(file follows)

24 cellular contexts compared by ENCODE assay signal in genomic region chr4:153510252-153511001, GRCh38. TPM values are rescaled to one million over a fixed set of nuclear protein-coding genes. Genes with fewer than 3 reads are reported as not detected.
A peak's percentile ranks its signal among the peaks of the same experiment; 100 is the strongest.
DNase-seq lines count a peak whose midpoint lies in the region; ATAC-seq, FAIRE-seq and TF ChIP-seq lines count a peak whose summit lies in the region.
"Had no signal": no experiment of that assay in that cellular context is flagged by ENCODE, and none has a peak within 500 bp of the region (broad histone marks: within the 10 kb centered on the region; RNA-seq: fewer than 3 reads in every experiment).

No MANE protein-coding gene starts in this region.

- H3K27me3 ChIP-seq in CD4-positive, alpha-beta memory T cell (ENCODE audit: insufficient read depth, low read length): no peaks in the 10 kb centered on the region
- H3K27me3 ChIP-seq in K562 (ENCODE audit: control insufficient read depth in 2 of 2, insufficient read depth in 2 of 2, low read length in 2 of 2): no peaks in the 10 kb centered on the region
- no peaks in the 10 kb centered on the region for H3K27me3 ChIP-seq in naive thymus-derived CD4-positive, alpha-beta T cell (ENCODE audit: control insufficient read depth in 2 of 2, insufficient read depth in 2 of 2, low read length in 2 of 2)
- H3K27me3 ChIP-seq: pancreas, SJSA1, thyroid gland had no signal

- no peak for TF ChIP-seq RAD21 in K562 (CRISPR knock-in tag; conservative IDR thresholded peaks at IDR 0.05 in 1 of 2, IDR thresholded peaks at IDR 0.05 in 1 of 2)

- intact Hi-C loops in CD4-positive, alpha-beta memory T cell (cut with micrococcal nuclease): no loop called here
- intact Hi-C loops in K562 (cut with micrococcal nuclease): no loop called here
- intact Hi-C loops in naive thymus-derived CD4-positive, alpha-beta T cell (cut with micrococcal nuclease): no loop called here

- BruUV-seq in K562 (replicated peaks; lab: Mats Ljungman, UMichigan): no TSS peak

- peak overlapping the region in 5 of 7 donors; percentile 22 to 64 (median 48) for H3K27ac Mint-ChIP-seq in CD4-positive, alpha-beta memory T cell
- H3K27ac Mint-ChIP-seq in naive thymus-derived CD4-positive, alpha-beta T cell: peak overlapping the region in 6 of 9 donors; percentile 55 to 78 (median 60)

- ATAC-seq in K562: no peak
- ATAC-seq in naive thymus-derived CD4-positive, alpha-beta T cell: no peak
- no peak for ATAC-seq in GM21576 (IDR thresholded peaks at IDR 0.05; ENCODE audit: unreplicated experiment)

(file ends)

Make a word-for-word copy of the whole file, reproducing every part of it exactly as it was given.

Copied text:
24 cellular contexts compared by ENCODE assay signal in genomic region chr4:153510252-153511001, GRCh38. TPM values are rescaled to one million over a fixed set of nuclear protein-coding genes. Genes with fewer than 3 reads are reported as not detected.
A peak's percentile ranks its signal among the peaks of the same experiment; 100 is the strongest.
DNase-seq lines count a peak whose midpoint lies in the region; ATAC-seq, FAIRE-seq and TF ChIP-seq lines count a peak whose summit lies in the region.
"Had no signal": no experiment of that assay in that cellular context is flagged by ENCODE, and none has a peak within 500 bp of the region (broad histone marks: within the 10 kb centered on the region; RNA-seq: fewer than 3 reads in every experiment).

No MANE protein-coding gene starts in this region.

- H3K27me3 ChIP-seq in CD4-positive, alpha-beta memory T cell (ENCODE audit: insufficient read depth, low read length): no peaks in the 10 kb centered on the region
- H3K27me3 ChIP-seq in K562 (ENCODE audit: control insufficient read depth in 2 of 2, insufficient read depth in 2 of 2, low read length in 2 of 2): no peaks in the 10 kb centered on the region
- no peaks in the 10 kb centered on the region for H3K27me3 ChIP-seq in naive thymus-derived CD4-positive, alpha-beta T cell (ENCODE audit: control insufficient read depth in 2 of 2, insufficient read depth in 2 of 2, low read length in 2 of 2)
- H3K27me3 ChIP-seq: pancreas, SJSA1, thyroid gland had no signal

- no peak for TF ChIP-seq RAD21 in K562 (CRISPR knock-in tag; conservative IDR thresholded peaks at IDR 0.05 in 1 of 2, IDR thresholded peaks at IDR 0.05 in 1 of 2)

- intact Hi-C loops in CD4-positive, alpha-beta memory T cell (cut with micrococcal nuclease): no loop called here
- intact Hi-C loops in K562 (cut with micrococcal nuclease): no loop called here
- intact Hi-C loops in naive thymus-derived CD4-positive, alpha-beta T cell (cut with micrococcal nuclease): no loop called here

- BruUV-seq in K562 (replicated peaks; lab: Mats Ljungman, UMichigan): no TSS peak

- peak overlapping the region in 5 of 7 donors; percentile 22 to 64 (median 48) for H3K27ac Mint-ChIP-seq in CD4-positive, alpha-beta memory T cell
- H3K27ac Mint-ChIP-seq in naive thymus-derived CD4-positive, alpha-beta T cell: peak overlapping the region in 6 of 9 donors; percentile 55 to 78 (median 60)

- ATAC-seq in K562: no peak
- ATAC-seq in naive thymus-derived CD4-positive, alpha-beta T cell: no peak
- no peak for ATAC-seq in GM21576 (IDR thresholded peaks at IDR 0.05; ENCODE audit: unreplicated experiment)